Members of the Brazilian Democratic Movement Party celebrate after announcing the party's withdrawal from President Dilma Rousseff's ruling coalition in Brasilia, Brazil, on Tuesday. Picture: REUTERS/GREGG NEWTON
Members of the Brazilian Democratic Movement Party celebrate after announcing the party's withdrawal from President Dilma Rousseff's ruling coalition in Brasilia, Brazil, on Tuesday. Picture: REUTERS/GREGG NEWTON

BRASÍLIA — Brazilian President Dilma Rousseff’s chances of surviving impeachment nosedived on Tuesday when her ruling coalition’s main partner jumped ship and went into opposition.

The Brazilian Democratic Movement Party (PMDB), the country’s largest party, voted to end its alliance with Ms Rousseff’s leftist Workers’ Party, or PT, immediately.

Ms Rousseff canceled a trip to a nuclear security summit in Washington later on Tuesday amid the political crisis.

Senator Romero Juca, the party vice-president, made the "historic" announcement after a rapid meeting on Tuesday. The meeting, broadcast live on national television, was the culmination of a long divorce with Ms Rousseff, leaving Brazil’s first female president grasping at straws as she tries to stay in power.

The vote and announcement took no more than three minutes and was accompanied by singing of the national anthem and shouts of "PT out!"

The split plunges Ms Rousseff’s government into crisis mode and, more seriously, greatly reduces her chances of mustering the one third of votes in the lower house of Congress that she needs to defeat a first impeachment vote expected in April.

"If you look at the numbers, that’s basically it," said Everaldo Moraes, a political science professor at Brasilia National University.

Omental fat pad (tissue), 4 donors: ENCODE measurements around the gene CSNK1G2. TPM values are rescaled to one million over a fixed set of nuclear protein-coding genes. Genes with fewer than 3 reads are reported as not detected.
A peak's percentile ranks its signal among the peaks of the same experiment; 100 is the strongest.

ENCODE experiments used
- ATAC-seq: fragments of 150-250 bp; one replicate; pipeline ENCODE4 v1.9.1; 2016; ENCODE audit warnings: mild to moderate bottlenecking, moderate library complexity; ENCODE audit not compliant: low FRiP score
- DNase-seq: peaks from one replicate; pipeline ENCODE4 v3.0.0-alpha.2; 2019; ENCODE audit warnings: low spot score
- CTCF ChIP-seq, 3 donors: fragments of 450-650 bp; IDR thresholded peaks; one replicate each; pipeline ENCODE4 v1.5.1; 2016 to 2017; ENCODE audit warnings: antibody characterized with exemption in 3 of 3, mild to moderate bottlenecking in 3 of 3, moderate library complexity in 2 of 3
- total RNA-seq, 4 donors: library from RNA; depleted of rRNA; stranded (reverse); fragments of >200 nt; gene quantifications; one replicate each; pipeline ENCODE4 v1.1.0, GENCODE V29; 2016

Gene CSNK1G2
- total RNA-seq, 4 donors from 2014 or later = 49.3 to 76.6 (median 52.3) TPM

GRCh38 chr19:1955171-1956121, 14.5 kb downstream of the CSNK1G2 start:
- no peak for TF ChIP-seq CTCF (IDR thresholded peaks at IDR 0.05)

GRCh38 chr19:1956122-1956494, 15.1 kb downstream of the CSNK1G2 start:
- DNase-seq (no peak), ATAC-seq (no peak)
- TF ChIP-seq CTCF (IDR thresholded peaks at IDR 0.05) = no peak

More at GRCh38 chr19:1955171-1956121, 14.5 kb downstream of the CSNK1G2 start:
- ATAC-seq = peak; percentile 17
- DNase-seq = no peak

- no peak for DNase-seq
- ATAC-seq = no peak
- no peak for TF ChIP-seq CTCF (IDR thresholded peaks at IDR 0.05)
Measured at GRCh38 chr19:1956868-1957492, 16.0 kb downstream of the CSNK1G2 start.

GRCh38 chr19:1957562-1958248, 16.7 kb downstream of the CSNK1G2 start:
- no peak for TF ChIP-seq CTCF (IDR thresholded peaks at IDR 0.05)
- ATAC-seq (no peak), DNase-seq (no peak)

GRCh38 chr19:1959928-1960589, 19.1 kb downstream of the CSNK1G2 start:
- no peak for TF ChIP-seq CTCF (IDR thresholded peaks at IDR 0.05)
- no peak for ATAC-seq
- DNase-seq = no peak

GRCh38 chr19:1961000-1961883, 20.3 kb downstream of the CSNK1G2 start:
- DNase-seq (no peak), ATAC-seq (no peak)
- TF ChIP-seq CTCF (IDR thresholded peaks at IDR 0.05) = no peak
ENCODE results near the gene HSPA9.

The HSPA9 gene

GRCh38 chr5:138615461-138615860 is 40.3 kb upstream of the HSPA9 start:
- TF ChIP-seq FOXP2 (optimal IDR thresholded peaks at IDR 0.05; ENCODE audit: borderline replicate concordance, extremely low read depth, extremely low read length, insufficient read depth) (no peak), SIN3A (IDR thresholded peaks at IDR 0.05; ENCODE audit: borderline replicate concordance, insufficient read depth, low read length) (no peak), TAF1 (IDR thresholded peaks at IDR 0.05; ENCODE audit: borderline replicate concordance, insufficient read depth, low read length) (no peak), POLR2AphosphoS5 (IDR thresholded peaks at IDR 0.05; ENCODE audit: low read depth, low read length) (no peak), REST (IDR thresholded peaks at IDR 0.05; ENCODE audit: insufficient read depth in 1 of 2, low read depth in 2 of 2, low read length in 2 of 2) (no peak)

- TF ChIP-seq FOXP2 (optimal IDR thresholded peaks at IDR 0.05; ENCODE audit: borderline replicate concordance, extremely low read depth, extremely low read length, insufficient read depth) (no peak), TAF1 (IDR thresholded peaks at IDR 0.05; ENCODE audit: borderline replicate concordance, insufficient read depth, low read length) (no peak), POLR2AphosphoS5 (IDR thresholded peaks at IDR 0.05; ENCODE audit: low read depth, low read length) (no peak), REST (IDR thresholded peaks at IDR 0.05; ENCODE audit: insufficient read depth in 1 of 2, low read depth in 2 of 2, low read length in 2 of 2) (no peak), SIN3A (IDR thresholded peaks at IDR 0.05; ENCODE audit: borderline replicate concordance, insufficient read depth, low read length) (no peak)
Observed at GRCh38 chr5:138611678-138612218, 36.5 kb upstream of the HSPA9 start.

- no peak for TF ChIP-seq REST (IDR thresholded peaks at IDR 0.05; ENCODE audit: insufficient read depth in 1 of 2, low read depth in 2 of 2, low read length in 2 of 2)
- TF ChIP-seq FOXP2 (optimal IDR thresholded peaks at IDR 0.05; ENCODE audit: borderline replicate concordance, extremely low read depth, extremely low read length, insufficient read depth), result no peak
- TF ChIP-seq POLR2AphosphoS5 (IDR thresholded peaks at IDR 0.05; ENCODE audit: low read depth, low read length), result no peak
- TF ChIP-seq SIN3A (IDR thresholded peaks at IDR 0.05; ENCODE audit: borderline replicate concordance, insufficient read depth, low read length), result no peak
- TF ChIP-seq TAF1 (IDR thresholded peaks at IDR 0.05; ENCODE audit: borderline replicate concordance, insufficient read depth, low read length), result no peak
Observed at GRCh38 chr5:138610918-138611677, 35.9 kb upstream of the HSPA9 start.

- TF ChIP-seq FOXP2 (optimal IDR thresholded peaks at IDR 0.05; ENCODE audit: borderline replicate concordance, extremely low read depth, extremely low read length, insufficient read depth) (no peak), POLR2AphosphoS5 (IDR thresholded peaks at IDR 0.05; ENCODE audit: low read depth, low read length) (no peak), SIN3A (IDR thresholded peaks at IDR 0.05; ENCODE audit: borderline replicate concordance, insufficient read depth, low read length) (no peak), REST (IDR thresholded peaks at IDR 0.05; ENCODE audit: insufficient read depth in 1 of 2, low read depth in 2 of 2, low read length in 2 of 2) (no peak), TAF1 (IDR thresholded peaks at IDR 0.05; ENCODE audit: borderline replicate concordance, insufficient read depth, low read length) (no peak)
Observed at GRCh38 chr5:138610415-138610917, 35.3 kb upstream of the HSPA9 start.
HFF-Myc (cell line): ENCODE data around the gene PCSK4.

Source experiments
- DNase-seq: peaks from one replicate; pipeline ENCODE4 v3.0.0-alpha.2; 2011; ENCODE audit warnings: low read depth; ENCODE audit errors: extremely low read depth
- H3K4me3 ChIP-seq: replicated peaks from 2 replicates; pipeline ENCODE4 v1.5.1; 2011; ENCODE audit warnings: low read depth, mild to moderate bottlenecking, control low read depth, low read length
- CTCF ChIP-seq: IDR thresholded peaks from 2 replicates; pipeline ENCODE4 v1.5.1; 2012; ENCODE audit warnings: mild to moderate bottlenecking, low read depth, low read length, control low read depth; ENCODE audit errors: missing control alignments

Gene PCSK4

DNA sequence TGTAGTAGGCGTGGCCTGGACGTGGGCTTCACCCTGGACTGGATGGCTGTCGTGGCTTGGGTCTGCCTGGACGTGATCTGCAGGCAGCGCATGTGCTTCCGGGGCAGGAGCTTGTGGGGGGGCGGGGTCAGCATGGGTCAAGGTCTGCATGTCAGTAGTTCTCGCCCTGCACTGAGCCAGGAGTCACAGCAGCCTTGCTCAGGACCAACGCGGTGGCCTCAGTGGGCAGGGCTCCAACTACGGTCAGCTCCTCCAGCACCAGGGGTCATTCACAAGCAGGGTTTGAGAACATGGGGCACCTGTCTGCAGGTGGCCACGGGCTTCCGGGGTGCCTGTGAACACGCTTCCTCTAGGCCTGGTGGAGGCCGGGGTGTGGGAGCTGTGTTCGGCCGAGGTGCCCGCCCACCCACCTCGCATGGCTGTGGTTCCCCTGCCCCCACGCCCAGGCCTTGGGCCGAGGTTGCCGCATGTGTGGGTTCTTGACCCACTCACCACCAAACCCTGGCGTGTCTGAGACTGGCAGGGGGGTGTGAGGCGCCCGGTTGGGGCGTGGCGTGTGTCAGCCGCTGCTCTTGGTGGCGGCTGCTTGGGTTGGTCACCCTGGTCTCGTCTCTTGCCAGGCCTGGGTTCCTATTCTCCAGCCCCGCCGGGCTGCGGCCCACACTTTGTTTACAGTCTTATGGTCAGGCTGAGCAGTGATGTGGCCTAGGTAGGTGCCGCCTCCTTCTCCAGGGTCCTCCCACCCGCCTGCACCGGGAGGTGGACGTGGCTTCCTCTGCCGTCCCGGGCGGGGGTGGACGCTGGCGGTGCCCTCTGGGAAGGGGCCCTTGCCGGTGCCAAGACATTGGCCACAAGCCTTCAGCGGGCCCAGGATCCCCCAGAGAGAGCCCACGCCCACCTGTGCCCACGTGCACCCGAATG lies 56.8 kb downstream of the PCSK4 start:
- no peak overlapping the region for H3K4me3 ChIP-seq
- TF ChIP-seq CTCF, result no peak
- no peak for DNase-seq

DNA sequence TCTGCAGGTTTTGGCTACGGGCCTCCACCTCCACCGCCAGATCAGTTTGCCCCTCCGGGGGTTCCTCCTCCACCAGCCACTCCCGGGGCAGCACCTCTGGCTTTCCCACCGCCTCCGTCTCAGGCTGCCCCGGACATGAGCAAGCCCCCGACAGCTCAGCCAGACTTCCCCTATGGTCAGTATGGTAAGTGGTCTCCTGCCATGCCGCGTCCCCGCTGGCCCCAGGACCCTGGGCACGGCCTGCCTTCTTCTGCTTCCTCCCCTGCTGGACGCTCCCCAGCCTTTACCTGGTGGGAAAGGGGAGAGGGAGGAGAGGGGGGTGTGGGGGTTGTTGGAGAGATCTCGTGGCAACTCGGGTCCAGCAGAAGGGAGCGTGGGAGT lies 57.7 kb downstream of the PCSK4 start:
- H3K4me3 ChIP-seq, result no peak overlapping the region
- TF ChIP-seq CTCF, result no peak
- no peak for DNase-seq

If the lower house votes in favor, an impeachment trial would start in the Senate, where a two-thirds vote would force Ms Rousseff from office.

PMDB head Michel Temer — who remains vice-president under Ms Rousseff despite the break-up — would take over as interim president.

Eliseu Padilha, a high-ranking PMDB member who served as minister of civil aviation in Ms Rousseff’s government, predicted that Ms Rousseff had only weeks left.

"In less than three months we’ll have a new government — in two months," he said.

Senator Aecio Neves, who heads the PSDB opposition party and who narrowly lost to Ms Rousseff when she won re-election in 2014, commented: "Dilma’s government is finished."

"The exit of the PMDB is the last nail in the coffin," he said.

The PMDB has 69 of the 513 lower house seats and 60 of these deputies will vote for impeachment, Mr Padilha said. Analysts say that the PMDB’s exit could also encourage minor coalition partners to quit.

Legislators from both the centre-right Progressive Party, which has 49 deputies, and the centre-left Social Democratic Party, which has 32, said their parties would meet this week on a possible split.

However, Workers’ Party loyalists are negotiating intensely with individual deputies, trying to persuade them to vote against the grain.

The impeachment case alleges that Ms Rousseff illegally borrowed money to boost public spending and mask the severity of the recession from voters during her re-election.

The Brazilian bar association filed a new impeachment petition Monday, seeking to expand the accusations to include allegations of involvement by Ms Rousseff in the multibillion-dollar corruption scandal centred on state oil company Petrobras.

Although still vice-president, Mr Temer, 75, increasingly resembles a politician preparing for power. He met on Monday with Mr Neves.

The growing instability has spilled onto the streets with millions of Brazilians marching against Ms Rousseff and smaller, but still vigorous, rallies held in her defence. Another round of pro-Rousseff protests was planned for Thursday.

Ms Rousseff has called on her mentor, former president Luiz Inacio Lula da Silva, to become chief of staff so that he could stiffen resolve in the ranks and put his negotiating skills to use.

But the move prompted a swift backlash from opponents who see the appointment as a bid to give Mr Lula da Silva ministerial immunity and protect him from corruption allegations related to the Petrobras probe.

The judge leading the probe controversially released a wire-tapped phone conversation between Ms Rousseff and Mr Lula da Silva that was interpreted as showing her giving him the post in order to shield him. Mr Lula da Silva has forcefully denied this and the wording of the conversation is ambiguous.

The full Supreme Court is expected to issue a definitive ruling on whether Lula can take up his appointment in the coming days.